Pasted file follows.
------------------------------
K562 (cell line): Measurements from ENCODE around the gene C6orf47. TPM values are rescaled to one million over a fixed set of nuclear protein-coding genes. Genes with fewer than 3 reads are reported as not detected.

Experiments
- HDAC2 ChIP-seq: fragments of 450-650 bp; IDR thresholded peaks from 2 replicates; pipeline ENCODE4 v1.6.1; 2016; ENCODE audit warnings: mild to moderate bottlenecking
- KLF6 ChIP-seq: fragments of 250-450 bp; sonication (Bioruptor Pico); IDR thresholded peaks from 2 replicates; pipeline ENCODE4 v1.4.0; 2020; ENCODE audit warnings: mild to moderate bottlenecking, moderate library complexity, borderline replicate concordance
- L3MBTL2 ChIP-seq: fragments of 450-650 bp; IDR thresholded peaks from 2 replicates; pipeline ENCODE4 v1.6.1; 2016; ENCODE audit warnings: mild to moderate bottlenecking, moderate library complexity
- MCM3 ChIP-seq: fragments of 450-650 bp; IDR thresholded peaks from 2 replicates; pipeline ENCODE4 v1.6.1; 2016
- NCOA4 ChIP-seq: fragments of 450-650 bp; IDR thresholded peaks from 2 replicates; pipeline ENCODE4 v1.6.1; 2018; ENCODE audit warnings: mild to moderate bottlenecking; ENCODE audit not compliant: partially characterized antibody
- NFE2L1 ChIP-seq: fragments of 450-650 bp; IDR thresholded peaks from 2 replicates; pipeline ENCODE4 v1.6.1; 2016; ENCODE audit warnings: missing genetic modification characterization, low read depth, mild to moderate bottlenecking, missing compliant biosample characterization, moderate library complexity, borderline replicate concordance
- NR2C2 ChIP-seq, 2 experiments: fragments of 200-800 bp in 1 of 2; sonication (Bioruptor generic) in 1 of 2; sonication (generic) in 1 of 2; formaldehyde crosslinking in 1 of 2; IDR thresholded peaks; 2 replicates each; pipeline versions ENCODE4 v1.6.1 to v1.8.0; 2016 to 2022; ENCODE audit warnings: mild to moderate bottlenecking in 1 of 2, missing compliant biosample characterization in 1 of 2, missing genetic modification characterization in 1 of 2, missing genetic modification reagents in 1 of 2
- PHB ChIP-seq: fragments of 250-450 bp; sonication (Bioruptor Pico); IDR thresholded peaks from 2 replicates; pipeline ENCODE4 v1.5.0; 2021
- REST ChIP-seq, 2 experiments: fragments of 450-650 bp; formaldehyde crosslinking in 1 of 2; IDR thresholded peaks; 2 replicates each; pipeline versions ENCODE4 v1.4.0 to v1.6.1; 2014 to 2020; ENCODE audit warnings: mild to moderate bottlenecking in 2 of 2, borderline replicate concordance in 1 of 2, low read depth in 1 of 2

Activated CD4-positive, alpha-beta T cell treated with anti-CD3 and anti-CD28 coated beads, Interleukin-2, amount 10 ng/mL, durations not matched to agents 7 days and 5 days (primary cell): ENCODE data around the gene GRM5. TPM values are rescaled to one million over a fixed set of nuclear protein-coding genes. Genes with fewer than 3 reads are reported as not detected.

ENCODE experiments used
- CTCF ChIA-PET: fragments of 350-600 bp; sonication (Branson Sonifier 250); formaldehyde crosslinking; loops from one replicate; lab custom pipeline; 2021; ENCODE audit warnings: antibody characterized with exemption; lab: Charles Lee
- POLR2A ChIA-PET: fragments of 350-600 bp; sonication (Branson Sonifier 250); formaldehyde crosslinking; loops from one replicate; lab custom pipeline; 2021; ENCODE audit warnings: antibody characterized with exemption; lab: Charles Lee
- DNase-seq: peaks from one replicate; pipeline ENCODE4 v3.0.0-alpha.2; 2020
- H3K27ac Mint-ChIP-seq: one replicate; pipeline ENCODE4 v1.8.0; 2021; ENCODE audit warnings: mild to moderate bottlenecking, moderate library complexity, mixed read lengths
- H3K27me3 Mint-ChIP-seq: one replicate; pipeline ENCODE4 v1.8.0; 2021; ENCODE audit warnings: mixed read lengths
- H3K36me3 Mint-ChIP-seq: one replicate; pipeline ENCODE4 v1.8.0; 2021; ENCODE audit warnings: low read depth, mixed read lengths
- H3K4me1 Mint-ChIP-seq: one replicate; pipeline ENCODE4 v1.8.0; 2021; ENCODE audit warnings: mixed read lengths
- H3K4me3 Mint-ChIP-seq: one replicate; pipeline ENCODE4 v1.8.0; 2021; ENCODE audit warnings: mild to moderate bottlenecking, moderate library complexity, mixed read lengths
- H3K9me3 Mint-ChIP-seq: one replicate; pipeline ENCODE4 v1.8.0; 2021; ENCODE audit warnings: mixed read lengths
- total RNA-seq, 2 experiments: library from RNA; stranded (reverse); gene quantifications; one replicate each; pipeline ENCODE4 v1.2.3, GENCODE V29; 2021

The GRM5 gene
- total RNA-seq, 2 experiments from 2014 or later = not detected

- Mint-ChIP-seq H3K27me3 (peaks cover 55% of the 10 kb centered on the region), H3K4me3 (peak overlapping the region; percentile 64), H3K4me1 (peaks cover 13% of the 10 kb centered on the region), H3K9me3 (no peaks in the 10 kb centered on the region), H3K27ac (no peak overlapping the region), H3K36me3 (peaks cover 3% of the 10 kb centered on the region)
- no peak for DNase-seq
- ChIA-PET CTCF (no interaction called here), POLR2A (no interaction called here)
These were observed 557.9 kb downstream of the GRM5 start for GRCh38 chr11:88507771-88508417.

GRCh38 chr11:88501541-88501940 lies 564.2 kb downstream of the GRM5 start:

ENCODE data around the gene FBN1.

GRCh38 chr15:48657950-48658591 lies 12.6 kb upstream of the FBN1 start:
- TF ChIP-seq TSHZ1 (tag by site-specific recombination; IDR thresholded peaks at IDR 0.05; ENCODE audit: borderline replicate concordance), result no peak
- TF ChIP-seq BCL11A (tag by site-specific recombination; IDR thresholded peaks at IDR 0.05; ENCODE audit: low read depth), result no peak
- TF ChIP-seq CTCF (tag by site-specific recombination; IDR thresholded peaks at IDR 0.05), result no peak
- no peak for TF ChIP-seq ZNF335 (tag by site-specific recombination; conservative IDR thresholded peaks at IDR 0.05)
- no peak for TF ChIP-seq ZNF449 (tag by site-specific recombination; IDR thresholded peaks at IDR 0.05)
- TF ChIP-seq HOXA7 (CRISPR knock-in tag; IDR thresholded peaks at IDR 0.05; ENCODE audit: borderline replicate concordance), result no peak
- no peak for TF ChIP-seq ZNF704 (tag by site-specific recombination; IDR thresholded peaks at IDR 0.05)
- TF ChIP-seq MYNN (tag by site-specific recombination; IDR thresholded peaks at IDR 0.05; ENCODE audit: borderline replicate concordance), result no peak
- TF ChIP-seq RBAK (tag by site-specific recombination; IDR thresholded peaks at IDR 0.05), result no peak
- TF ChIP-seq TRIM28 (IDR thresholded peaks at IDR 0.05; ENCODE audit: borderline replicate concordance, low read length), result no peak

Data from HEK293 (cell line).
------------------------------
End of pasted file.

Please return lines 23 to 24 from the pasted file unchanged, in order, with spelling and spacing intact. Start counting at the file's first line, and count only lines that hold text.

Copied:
- total RNA-seq, 2 experiments: library from RNA; stranded (reverse); gene quantifications; one replicate each; pipeline ENCODE4 v1.2.3, GENCODE V29; 2021

The GRM5 gene